I sat down to watch an early screener of “Muscle Shoals,” the new documentary about a tiny Alabama town and the two music studios that produced some of the biggest records of all time. Ten minutes later, I stopped it to go get my husband. “You’re going to want to see this,” I told him, and we watched it together, exclaiming over and over, as Aretha Franklin, Mac Davis, Tom Jones, Paul Anka, the Rolling Stones, Lynyrd Skynyrd, the Allman Brothers, Wilson Pickett, Percy Sledge, and Alicia Keyes came on screen, “and that song, too?”
I spoke to first-time director Greg ‘Freddy’ Camalier about the movie. His plan was to direct a feature film, but “this one picked me.” He fell in love with the story and the people. It was a daunting task to shape decades of material into a linear narrative, and he assured me there will be much more of what was left over on the DVD. The heart of the story is Rick Hall, a man whose life reads like a country song, or several country songs, with a series of devastating losses. “It affected him on a molecular level,” Camalier told me, and was certainly a source of the gut-wrenching emotion he brought to the music he produced and engineered. Even in comparison to the small town of Muscle Shoals, Evans grew up in isolation. His mother left when he was young and his father moved where the jobs were. He never saw an African-American until he was in his teens. His only exposure to music was at local gatherings. But he had an extraordinary ear and a passion for music. As the movie shows, he invited a performer named Arthur Alexander to record in his new studio the first time he heard him and it became a nationwide hit that was later covered by the Rolling Stones. Another of his songs was covered by the Beatles.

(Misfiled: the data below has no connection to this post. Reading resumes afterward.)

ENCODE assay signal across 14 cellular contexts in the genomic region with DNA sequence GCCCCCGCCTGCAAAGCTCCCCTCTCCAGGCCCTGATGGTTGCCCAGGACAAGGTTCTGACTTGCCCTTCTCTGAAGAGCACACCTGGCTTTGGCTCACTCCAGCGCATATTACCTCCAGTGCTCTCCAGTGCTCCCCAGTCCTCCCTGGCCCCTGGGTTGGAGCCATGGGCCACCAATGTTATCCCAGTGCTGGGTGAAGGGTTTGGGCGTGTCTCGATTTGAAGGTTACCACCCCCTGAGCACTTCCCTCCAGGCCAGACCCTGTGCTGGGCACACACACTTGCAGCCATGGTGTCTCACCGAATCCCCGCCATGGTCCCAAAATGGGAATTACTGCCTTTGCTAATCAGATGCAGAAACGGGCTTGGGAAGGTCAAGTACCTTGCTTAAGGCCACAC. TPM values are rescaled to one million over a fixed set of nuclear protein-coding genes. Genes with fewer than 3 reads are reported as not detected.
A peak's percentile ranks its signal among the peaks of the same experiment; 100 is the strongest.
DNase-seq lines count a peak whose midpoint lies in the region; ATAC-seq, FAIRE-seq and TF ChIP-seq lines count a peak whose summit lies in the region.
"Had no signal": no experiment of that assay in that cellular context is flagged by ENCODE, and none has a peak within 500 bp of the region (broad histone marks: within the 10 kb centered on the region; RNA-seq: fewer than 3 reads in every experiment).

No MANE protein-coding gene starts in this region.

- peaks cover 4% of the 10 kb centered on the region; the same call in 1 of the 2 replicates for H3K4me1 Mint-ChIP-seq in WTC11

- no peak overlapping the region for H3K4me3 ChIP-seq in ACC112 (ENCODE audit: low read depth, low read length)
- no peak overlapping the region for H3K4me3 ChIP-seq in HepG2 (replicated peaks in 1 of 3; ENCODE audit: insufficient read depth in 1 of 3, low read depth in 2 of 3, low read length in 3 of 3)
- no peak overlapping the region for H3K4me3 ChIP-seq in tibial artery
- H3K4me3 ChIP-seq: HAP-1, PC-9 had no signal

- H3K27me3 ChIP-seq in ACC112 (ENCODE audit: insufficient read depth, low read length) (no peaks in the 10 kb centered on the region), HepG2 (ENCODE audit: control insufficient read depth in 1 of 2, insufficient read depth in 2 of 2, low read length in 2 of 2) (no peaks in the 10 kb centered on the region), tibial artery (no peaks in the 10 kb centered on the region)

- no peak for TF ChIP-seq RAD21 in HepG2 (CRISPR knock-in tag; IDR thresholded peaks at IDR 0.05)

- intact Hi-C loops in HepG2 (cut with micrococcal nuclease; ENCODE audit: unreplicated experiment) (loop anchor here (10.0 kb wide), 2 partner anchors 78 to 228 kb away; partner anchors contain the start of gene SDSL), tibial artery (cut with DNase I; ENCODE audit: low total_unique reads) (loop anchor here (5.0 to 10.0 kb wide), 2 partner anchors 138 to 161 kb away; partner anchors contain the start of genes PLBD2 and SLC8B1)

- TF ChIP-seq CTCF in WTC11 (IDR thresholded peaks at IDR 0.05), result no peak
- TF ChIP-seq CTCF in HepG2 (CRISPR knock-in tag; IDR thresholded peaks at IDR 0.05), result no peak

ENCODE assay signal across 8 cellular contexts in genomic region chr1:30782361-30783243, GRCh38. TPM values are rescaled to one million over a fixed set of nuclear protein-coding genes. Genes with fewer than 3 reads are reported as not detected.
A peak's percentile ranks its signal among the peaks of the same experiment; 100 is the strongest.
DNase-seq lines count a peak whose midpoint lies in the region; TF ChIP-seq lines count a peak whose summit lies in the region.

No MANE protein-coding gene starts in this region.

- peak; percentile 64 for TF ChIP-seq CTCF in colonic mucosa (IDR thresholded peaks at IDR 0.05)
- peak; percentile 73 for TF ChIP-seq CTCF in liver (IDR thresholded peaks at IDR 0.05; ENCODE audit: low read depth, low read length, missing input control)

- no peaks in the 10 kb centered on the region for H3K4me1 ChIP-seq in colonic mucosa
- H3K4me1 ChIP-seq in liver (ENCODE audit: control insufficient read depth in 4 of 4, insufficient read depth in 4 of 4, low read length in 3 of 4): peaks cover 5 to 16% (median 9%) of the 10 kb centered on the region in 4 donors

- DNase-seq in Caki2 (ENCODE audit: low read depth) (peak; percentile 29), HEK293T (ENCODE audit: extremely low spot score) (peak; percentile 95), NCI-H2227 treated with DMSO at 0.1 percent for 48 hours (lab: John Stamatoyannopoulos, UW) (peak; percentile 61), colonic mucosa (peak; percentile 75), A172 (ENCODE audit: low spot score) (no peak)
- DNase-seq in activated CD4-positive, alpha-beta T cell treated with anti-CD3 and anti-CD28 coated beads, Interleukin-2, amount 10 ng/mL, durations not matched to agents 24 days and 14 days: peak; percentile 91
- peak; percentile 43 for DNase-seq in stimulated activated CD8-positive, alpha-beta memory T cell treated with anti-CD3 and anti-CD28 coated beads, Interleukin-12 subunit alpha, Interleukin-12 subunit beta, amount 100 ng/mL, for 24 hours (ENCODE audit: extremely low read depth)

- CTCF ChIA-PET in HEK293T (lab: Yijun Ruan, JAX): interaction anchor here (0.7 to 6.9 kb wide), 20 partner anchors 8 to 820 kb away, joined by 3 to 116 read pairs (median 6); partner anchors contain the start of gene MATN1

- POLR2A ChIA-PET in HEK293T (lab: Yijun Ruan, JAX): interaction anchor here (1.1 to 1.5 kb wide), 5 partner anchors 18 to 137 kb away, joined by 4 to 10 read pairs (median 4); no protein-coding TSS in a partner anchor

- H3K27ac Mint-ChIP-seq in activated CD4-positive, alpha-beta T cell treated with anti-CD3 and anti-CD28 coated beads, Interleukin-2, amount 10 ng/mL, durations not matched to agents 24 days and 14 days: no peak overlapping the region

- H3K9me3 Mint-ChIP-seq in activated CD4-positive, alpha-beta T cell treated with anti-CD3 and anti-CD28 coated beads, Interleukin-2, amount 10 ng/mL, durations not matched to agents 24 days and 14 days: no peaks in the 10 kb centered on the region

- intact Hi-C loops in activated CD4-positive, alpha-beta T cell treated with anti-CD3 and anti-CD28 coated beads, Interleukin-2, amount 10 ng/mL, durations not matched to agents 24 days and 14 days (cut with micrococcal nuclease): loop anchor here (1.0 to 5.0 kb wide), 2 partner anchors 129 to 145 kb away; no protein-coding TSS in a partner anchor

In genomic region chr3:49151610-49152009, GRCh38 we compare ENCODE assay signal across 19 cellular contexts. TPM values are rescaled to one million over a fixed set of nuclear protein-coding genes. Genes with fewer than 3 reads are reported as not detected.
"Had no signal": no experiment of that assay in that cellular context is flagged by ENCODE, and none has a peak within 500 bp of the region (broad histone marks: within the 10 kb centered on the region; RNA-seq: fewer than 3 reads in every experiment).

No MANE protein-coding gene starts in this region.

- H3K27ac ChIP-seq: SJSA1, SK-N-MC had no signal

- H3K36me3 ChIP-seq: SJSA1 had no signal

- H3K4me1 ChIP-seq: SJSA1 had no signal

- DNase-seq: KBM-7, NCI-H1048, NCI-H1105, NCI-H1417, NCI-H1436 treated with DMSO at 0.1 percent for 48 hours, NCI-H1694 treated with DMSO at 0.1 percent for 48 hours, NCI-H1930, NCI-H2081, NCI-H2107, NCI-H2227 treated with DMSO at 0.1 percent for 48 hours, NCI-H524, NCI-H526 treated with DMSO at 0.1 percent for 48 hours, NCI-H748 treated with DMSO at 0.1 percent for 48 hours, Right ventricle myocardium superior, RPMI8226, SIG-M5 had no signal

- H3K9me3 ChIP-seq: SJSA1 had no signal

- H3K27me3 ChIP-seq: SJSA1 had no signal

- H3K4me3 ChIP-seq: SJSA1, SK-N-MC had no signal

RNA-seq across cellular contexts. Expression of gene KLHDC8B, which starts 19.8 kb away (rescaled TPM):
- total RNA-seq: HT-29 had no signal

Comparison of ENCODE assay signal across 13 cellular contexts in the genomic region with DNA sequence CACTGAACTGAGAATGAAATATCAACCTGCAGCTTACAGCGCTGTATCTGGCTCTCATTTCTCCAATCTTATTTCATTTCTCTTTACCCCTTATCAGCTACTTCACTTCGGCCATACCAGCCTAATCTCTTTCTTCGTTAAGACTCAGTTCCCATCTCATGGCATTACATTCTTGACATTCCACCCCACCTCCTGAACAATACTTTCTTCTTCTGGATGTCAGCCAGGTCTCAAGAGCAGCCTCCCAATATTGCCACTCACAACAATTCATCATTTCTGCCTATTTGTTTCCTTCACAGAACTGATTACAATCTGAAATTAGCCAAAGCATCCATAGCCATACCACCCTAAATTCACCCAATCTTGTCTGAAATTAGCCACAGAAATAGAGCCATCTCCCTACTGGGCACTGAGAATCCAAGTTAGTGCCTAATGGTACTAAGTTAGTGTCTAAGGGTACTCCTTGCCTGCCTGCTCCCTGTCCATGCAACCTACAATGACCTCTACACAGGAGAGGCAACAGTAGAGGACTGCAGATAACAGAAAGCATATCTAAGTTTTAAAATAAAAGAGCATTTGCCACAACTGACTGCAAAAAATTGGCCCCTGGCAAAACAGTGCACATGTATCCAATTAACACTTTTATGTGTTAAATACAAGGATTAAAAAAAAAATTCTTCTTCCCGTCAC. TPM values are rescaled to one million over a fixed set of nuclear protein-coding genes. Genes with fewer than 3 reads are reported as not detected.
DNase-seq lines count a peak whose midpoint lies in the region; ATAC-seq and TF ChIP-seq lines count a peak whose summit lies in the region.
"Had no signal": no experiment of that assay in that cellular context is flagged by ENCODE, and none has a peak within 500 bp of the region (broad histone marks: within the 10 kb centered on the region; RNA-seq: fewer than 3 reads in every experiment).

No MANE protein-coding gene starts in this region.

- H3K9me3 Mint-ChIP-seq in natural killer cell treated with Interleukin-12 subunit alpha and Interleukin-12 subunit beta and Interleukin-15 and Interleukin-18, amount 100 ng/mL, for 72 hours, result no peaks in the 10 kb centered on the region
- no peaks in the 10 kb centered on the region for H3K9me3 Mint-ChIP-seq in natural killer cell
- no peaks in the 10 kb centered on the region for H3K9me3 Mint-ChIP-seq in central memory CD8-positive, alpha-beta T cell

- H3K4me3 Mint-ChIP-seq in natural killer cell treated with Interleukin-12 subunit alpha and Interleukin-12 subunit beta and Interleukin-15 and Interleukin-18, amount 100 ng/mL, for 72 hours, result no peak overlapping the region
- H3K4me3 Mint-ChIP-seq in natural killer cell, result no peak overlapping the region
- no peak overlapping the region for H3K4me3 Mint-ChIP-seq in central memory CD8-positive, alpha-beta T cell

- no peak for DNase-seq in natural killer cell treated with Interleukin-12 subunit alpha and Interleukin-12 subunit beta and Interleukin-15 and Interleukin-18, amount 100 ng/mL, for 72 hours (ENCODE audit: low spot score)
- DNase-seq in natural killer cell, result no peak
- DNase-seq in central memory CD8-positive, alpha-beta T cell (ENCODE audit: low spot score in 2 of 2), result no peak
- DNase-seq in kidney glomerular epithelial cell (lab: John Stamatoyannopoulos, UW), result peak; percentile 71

Camalier was a musician himself. He smiled as he said he could recall exactly how Lynyrd Skynyrd’s cardboard album cover smelled — and how he memorized every line of the lyrics. But he cannot explain the mysteries of Muscle Shoals: first, the apparently endless local musical talent and second the freedom from racial strife at the studios, even in the midst of the Civil Rights era, where the Alabama governor was insisting on “Segregation forever!”
I asked him how, after Hall’s first group of studio musicians, The Swampers, left to start their own studio, he was able to almost immediately replace them with an entirely new rhythm section of equally talented players. He shook his head. “I don’t know,” he said. “Music is a way of life there.” And no matter what struggles were going on outside the studio, the inside was a space where only the music mattered. He laughed as we recalled the exception noted in the film — the mixing of the races in the studio did not attract nearly the negative comments that “long-haired hippies” did — when Duane Allman joined in.
“Why didn’t they leave?” I asked. “I am sure they could have had more opportunities and made more money in Los Angeles, New York, or Memphis. “It is their home,” he said. “They like it there. Their families are there. And the world came to them.”